Birth Father Rights in an Adoption

You are pregnant and considering adoption. The best-case scenario is to be supported by the baby’s birth father in going over your options with this pregnancy.  It is unfortunately most common for women to be facing this decision alone. Perhaps since you became pregnant your circumstances have changed and parenting a child is no longer an option for you right now. Maybe you weren’t in a serious relationship or birth control was not available or effective. It’s also possible you may have been assaulted or under the influence and unable to consent.

Any of these scenarios can be devastating. We understand and empathize with you during this difficult time. This is your body; only you have the right to choose to carry the child or terminate the pregnancy. If you are facing this decision alone, you need to know what are your rights and obligations regarding the birth father.  Moore Law for Children can help.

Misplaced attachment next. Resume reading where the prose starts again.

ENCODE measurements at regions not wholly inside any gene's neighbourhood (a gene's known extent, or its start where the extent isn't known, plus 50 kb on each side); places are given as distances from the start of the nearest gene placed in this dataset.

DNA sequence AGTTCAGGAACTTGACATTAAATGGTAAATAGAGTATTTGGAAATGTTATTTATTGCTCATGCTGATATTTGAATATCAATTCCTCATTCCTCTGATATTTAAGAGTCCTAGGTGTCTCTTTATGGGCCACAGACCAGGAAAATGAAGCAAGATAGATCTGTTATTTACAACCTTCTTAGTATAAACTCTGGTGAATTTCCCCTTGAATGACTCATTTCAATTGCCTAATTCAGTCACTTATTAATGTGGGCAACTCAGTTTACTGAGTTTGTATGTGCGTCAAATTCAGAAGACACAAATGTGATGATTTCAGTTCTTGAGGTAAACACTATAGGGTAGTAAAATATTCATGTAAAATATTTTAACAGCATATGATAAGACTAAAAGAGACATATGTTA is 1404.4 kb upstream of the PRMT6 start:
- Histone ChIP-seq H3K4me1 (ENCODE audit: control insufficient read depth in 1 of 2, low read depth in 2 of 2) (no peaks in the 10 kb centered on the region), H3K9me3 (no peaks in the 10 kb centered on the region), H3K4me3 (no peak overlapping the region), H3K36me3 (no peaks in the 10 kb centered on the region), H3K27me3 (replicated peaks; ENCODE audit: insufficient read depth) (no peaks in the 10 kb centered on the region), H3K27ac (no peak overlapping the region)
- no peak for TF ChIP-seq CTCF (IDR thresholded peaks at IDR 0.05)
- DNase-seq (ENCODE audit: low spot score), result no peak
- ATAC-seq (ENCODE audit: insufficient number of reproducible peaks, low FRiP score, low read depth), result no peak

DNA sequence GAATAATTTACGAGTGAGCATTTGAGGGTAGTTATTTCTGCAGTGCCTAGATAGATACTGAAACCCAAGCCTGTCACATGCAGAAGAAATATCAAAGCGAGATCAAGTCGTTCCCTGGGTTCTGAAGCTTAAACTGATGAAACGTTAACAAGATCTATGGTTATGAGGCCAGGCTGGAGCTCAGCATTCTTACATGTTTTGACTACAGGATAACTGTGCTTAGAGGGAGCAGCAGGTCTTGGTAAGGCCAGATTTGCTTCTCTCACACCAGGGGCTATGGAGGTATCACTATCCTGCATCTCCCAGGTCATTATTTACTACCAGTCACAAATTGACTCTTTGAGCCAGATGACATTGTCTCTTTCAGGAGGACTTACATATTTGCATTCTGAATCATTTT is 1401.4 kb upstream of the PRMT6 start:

Do you need to notify the birth father of the pregnancy, birth or adoption?

What if you choose to go through with the pregnancy but place your baby for adoption?  Do you have that sole right, or does the birth father have a say in an adoption plan? Does he even need to know you are pregnant? Must you notify him of the adoption plan?  Can he stop the adoption?  Though we hope you have the support of the baby’s father and you both agree with the decision made, there are many possible different scenarios. When you do not agree to an adoption plan, or you do not want to tell him about your adoption plan, you need to know your right and his rights.

Notice to the Birth Fathers: